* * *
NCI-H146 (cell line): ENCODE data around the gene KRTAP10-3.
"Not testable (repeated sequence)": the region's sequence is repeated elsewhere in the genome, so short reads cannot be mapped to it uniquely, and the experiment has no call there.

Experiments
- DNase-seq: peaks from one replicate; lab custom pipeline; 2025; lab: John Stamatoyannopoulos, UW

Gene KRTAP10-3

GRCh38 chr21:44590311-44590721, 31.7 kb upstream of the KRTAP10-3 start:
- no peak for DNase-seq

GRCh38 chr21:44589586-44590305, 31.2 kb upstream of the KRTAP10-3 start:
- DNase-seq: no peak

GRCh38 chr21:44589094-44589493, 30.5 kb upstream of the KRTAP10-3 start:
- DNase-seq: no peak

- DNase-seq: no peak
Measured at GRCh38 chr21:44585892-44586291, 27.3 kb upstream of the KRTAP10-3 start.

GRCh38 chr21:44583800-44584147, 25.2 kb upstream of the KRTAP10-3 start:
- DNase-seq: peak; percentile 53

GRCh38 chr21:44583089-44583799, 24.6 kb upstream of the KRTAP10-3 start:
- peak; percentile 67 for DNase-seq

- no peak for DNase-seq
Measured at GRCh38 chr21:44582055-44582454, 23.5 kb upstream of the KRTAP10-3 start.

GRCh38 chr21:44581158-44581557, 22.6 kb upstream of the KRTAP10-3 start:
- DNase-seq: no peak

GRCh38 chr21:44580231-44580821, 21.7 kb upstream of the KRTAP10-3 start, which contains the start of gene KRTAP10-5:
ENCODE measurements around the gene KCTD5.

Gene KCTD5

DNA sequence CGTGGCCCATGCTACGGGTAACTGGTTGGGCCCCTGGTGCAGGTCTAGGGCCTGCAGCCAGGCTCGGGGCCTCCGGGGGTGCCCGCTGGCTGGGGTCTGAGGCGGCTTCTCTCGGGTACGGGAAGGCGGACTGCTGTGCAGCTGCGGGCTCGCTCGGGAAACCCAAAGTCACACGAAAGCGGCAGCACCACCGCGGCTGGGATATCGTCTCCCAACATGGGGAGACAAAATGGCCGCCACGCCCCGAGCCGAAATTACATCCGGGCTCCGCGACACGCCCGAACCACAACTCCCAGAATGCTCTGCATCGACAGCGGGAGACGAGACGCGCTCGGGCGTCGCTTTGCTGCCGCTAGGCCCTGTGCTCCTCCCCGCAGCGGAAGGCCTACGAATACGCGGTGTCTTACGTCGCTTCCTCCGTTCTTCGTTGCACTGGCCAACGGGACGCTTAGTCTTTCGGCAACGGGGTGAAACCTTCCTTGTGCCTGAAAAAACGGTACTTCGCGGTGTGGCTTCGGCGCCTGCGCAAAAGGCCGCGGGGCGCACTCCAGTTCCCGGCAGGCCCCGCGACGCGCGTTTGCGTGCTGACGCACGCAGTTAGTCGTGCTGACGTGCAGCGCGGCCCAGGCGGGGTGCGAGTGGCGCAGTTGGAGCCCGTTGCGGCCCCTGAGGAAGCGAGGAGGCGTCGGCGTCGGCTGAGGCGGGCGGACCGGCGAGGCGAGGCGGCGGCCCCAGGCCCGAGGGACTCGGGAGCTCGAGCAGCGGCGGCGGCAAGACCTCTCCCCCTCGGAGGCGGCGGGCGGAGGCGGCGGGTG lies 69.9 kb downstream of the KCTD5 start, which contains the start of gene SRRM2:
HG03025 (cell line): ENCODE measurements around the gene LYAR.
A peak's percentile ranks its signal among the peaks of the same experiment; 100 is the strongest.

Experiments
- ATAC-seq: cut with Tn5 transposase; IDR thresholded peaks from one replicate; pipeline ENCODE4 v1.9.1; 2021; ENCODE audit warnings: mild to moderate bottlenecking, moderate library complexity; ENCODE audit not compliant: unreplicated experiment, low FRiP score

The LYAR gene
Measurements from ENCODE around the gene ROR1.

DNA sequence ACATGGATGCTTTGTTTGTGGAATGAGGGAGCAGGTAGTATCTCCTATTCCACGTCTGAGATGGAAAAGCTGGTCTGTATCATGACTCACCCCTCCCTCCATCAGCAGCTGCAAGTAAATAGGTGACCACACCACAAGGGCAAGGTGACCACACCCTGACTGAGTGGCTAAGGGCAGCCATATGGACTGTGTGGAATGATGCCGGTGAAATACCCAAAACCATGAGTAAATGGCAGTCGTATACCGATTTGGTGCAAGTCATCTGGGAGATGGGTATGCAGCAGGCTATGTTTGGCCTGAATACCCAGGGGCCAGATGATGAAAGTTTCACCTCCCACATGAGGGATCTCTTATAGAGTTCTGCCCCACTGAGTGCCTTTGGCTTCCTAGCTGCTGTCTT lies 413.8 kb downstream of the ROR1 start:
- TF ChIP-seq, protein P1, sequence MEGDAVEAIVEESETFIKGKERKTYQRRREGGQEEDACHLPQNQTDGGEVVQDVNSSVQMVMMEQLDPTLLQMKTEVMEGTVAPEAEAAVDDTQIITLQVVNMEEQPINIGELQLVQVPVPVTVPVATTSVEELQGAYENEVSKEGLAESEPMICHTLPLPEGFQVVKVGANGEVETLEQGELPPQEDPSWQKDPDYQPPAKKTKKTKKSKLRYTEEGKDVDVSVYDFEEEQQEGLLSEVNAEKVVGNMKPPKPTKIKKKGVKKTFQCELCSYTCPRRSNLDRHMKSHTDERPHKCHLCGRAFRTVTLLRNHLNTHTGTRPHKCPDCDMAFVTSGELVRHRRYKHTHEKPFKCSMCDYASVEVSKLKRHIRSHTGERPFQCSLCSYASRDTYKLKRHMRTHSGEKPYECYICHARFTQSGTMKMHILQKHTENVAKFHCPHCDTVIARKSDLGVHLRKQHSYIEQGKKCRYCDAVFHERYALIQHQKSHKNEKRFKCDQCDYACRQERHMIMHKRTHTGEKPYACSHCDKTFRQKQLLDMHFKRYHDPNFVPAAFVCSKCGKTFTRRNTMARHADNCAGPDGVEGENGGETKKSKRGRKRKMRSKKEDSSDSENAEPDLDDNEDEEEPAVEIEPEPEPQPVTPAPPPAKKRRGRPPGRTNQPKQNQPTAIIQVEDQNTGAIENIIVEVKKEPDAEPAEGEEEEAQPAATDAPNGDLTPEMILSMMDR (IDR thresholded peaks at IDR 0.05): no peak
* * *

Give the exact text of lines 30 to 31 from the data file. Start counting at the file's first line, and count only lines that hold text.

The LYAR gene
Measurements from ENCODE around the gene ROR1.